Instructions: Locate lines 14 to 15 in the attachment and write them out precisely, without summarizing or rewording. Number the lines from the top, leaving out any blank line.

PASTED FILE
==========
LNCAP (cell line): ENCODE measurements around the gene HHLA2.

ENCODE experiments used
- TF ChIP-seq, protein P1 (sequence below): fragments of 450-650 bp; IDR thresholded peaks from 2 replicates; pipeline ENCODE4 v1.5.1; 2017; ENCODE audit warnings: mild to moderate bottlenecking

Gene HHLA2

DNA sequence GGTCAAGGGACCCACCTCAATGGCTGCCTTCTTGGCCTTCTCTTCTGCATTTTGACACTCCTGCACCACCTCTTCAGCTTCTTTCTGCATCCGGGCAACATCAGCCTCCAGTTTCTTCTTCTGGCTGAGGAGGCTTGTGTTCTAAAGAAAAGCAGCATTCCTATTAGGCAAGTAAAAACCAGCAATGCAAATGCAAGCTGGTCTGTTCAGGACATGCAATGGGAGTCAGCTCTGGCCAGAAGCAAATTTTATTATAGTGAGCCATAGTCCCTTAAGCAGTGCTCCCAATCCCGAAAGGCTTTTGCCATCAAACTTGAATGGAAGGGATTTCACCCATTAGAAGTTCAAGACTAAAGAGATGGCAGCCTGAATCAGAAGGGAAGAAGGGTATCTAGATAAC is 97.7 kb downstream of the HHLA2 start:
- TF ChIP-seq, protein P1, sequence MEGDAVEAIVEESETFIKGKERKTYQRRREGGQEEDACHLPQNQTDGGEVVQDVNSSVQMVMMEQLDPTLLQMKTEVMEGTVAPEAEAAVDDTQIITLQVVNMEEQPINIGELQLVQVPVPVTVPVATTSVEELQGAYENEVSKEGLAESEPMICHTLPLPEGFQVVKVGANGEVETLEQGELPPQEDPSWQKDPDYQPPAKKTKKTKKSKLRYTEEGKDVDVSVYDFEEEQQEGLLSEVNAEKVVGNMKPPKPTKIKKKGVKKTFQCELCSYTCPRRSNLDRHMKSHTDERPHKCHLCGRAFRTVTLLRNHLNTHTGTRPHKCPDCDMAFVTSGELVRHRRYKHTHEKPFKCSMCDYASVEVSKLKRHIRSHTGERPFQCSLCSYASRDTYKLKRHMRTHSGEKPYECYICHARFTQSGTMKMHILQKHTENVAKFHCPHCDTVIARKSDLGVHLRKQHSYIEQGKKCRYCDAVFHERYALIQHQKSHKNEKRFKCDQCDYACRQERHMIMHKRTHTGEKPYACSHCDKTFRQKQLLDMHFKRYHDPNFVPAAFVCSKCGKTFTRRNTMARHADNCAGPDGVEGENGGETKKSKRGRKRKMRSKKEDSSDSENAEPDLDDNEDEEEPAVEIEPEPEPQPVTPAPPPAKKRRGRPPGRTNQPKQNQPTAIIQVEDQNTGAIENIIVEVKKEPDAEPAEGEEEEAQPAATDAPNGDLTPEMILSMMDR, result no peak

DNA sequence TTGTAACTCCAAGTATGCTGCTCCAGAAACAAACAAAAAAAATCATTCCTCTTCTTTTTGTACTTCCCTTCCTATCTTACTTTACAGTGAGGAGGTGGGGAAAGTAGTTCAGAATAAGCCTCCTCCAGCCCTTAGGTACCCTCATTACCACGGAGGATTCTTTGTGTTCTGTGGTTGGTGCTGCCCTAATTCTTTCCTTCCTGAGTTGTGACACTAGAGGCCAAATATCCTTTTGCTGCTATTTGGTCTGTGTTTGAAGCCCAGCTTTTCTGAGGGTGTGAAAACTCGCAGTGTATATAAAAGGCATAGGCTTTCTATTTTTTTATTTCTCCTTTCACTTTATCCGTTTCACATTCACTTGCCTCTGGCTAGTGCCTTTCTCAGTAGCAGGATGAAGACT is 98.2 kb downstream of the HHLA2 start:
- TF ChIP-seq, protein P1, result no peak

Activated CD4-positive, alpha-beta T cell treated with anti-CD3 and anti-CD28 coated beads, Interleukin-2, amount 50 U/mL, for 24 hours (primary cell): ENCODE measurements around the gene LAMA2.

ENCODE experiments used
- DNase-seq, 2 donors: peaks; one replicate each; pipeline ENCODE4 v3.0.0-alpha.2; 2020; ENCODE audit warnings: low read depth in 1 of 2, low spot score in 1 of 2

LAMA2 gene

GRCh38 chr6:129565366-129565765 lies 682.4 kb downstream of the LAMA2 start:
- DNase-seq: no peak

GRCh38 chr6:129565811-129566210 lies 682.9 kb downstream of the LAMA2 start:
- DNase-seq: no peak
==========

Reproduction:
- DNase-seq: no peak

GRCh38 chr6:129565811-129566210 lies 682.9 kb downstream of the LAMA2 start: